Although the early ‘80s movie tried to condense the story, a 2006 anime adaptation was given 24 episodes to let the five-volume story breathe. It was also given a different art style by Yūki Nobuteru (character designer for Escaflowne, Noein, and Kids on The Slope), which gave the series a makeover more suitable to the shoujo aesthetics Takemiya wasn’t allowed to include in the manga, as she states in a 2007 Rakuten interview with Hatano Eri. It also updated the storyline, pace, and character depths to be more in line with contemporary sentiments. The fresh look pushed the work back into the limelight, finding its place next to seminal sci-fi works such as the Gundam franchise by Tomino Yoshiyuki or Space Battleship Yamato by Matsumoto Leiji.

The difference with these titles is the additional queer under and overtones the story develops, especially in the more recent anime version, greatly enjoyed by Takemiya herself (we even have a Serge cameo!). The 2007 adaptation is allowed to lean much further into sexual ambiguity with characters such as Keith (the anti-hero), especially towards Jomy, Keith’s school friend, Sam, or his underling, Matsuka. It’s probably the best way to experience the story, filling in the gaps that young age and constricted deadlines didn’t allow for in the late ‘70s, and pushing some changes that, overall, only expand and perfect the heartfelt narrative.

Toward the Terra is a perfect example of the overt political views Takemiya holds, critical of a fascist government that structurally hinders humans from evolving past “set societal norms”: childhood is forcibly erased; parenthood is only allowed in normative, heterosexual relationships; and any “active” agent of social change or any deviation from that norm must be eliminated.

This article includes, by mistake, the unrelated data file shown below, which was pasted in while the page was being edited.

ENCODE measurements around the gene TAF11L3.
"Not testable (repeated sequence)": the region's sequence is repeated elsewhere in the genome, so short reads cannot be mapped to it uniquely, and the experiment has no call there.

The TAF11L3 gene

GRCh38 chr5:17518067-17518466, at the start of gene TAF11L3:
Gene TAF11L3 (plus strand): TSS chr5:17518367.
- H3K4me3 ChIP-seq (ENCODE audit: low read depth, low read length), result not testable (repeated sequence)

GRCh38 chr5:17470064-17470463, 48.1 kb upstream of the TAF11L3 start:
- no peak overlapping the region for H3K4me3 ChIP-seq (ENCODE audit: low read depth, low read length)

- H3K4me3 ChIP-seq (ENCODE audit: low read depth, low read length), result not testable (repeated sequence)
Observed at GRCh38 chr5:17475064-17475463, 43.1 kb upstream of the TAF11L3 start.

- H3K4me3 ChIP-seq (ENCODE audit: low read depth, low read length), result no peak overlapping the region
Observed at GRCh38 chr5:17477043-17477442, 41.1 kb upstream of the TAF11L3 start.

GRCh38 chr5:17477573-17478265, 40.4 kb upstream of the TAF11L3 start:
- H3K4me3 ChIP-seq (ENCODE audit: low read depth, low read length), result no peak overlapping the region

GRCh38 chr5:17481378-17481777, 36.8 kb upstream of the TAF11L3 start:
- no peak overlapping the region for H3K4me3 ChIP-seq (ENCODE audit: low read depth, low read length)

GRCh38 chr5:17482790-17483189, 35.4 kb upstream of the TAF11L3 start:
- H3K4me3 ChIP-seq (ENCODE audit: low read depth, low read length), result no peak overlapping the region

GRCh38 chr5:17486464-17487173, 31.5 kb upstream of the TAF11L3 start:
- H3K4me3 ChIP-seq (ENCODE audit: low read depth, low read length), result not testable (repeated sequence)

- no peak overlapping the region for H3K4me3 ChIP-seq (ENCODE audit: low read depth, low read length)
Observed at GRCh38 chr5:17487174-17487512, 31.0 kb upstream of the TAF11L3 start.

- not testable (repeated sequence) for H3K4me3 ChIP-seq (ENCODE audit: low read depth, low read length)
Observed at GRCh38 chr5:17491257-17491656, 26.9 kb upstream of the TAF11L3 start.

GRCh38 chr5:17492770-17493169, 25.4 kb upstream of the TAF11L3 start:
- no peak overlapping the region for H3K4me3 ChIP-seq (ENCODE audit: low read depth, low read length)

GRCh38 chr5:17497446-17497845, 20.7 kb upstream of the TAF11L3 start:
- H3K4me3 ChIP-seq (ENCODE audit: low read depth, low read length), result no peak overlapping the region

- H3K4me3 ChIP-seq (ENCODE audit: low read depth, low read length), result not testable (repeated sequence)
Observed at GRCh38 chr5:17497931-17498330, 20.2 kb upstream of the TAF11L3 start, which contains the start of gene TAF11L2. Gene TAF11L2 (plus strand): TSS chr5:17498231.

The critical view of society Takemiya presents in her works still holds its ground in the scope of current Japan (and, well, in general), making “Toward the Terra” a classic that can be revisited and re-read, offering different interpretations each time. Much like other stories from those years, we don’t see a happy ending, though hope remains at the end for a new future, a different future!

Takemiya continued to create manga until 2000 when she was offered a teaching position at Kyoto Seika University. However, she remained active in the field of teaching the craft of being a comic artist through essays and books. As a teacher and, later, the university president (from 2014 to 2018), she was able to pass the torch to budding artists not unlike herself fifty years ago. 

illustration of an angel being hit in the heart with an arrow

While she has never received the same level of formal acclaim as her contemporary Hagio Moto, Takemiya Keiko’s works can be arguably considered foundational for what we consider women’s literature, or literature in general, from the last century. Thanks to her push towards more complex and daring topics, she managed to expand the horizon of manga for girls, without sacrificing the feminine qualities of her artistic and narrative style. 

As is often seen, both online and off, art made for and by girls and women tends to suffer under the pressure of mass-media consumption, which usually focuses on a presumed male reader; enjoying a piece by Takemiya, much like many other female artists from the ‘70s (such as Yamagishi Ryouko or Ikeda Riyoko), shows its shoujo roots with pride, assuring both depth and quality because they are works for a female audience and not in spite of. 

In the posthumous 1991 essay “On reading classics” (Perché leggere i classici), famous Italian writer Italo Calvino explained what we can consider a “classic”: a work that keeps on teaching us even after multiple readings, even after years and years from its first inception. Takemiya’s manga will persist with the same spirit.